The Plaintiff received medical care from an emergency room physician in Dubai. Pl's Opp'n (Dkt. 28) at 3. Following the emergency treatment in Dubai, Plaintiff was told it was not safe for her to travel for 48 hours, and she returned to the RC Dubai where she was given a complimentary two-night stay and a business-class upgrade for her and her daughter's return flight to Los Angeles. Id. at 3. Plaintiff alleges that, along with the stay and upgrade, she was also handed a " Release and Settlement Claim Form" releasing RC Dubai and its affiliates and subsidiaries from liability. Id. at 4. Plaintiff did not sign the form. Id. Plaintiff claims she received only emergency care in Dubai, and the accident led to several orthopedic surgeries and many follow-up appointments with doctors located in California. Opp'n at 4.

b. Defendants' Liability

RC Dubai is no longer a party to this case. See Not. of Voluntary Dismissal (Dkt. 16). MSAS, the owner of RC Dubai, is not a named defendant. FAC (Dkt. 12) at 1. The only remaining Defendants are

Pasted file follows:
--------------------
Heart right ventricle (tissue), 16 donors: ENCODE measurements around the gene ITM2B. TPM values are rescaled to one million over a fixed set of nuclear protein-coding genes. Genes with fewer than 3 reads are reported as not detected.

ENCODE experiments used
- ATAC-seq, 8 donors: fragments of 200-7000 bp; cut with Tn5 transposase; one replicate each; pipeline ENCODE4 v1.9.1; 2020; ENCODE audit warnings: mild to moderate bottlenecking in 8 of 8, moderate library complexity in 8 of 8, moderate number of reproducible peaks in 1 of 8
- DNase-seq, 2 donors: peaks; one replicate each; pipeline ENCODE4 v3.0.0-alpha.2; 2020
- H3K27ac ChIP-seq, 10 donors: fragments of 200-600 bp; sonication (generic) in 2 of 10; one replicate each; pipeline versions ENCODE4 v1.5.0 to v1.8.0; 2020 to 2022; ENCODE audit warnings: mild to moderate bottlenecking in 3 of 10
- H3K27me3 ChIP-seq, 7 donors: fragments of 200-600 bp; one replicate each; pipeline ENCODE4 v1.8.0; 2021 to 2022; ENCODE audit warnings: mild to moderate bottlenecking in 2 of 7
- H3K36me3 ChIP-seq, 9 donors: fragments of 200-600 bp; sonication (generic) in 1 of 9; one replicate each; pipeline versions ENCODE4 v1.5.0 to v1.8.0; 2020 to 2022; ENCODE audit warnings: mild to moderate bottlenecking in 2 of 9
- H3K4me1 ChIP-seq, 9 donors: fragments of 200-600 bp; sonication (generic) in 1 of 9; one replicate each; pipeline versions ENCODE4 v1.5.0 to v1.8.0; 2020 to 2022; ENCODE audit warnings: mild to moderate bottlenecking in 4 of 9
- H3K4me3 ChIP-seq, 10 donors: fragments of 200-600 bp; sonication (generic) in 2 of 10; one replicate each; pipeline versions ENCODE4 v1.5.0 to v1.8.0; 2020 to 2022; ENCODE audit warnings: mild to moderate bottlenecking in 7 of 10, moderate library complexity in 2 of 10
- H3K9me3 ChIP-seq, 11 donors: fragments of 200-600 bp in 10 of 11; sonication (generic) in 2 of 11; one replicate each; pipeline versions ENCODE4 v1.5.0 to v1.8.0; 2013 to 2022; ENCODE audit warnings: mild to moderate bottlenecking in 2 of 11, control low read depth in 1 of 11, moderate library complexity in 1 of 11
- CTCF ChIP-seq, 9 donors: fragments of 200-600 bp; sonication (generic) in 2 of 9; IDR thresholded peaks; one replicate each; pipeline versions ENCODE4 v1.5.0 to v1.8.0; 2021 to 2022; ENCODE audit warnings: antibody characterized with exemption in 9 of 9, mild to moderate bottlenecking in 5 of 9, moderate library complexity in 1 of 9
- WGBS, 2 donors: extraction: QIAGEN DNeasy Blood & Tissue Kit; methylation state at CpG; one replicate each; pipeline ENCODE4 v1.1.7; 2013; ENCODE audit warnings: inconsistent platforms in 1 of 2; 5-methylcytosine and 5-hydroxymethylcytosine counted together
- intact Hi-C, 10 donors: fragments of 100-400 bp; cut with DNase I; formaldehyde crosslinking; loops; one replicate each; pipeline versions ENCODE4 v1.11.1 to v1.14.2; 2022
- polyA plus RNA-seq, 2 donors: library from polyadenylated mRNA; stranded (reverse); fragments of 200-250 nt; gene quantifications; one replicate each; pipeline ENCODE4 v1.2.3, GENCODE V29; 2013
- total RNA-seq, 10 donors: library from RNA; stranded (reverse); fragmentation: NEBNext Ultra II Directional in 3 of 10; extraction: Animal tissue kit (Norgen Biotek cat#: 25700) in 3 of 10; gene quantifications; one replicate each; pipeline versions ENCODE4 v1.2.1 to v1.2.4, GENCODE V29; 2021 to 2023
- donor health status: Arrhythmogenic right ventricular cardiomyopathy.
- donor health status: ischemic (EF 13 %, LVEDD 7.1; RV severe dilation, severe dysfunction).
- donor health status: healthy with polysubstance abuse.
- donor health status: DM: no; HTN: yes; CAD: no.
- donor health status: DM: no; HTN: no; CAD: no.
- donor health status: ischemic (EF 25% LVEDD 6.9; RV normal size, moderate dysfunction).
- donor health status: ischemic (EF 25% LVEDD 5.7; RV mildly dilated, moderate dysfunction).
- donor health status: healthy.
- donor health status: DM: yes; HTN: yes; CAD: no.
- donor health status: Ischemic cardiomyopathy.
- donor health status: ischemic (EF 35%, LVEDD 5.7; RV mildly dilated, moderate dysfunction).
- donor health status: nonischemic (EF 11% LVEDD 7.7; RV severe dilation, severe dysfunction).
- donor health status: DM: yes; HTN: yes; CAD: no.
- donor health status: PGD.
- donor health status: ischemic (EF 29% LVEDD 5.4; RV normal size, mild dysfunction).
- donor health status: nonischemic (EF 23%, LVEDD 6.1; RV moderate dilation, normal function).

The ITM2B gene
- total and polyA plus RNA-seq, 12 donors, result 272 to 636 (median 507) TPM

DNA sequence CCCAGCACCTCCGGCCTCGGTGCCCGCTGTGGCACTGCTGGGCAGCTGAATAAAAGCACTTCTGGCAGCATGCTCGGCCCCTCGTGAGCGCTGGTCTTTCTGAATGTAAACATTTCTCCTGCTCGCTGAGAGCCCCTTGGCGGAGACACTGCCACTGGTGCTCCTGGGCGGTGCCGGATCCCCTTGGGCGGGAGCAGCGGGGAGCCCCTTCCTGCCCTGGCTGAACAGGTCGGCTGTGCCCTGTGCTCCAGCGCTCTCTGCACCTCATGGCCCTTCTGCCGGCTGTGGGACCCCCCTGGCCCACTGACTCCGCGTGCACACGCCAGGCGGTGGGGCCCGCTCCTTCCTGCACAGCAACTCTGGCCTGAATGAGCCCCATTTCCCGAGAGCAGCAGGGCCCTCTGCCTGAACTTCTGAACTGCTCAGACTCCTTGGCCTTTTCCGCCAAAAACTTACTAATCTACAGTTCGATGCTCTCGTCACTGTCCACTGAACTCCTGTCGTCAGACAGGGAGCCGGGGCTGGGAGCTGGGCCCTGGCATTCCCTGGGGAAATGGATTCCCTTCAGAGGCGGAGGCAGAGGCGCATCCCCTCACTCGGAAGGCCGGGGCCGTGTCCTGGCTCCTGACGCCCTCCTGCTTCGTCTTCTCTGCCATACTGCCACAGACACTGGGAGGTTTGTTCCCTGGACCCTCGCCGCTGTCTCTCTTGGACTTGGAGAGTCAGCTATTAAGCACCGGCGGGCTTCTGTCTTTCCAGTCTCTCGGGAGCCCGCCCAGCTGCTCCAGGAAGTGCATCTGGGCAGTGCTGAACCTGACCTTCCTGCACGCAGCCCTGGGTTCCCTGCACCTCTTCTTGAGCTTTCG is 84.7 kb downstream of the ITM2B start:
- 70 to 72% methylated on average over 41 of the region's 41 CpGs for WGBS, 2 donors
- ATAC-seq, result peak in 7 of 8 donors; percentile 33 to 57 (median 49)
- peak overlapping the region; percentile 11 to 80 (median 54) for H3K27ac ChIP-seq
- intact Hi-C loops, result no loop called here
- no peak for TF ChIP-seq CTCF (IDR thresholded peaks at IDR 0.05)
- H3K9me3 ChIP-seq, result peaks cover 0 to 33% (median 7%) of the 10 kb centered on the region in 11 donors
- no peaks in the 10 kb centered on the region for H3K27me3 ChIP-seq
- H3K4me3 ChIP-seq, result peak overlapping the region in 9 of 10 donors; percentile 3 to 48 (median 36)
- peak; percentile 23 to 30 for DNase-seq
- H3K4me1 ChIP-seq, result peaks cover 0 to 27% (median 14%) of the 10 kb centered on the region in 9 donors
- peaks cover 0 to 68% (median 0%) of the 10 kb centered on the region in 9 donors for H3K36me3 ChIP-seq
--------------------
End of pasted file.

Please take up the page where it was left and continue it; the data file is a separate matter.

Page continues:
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(1) the Ritz-Carlton Hotel Company Limited (" RC Bermuda" ) and (2) the Ritz-Carlton Hotel Company, L.L.C. (" RC Delaware" ). RC Bermuda is a company organized under the laws of Bermuda with its principal place of business in either Maryland, see Mot. (Dkt. 18) at 2, or Bermuda, see Def's Supplemental Brief (Dkt. 54) at 2. RC Delaware is a company organized under the laws of Delaware with its principal place of business in Maryland. Mot. at 2. It is undisputed that RC Bermuda and RC Delaware are both subsidiaries of Marriott International, Inc. (" MI" ).

1. RC Bermuda

It is undisputed that RC Bermuda participates in the operation of the hotel at RC Dubai. Defendants argue that a Restated Operating Agreement (" ROA" ) between RC Bermuda and MSAS clearly states that as of July 1, 2004, RC Bermuda would be the sole operator and controller of the hotel at RC Dubai. Mot. (Dkt. 17) Ex. A at 5. [2] The ROA states that the RC Delaware operated the RC Dubai from September 1998 until the date the RC Bermuda took over on July 1, 2004. Mot. (Dkt. 17) Ex. A.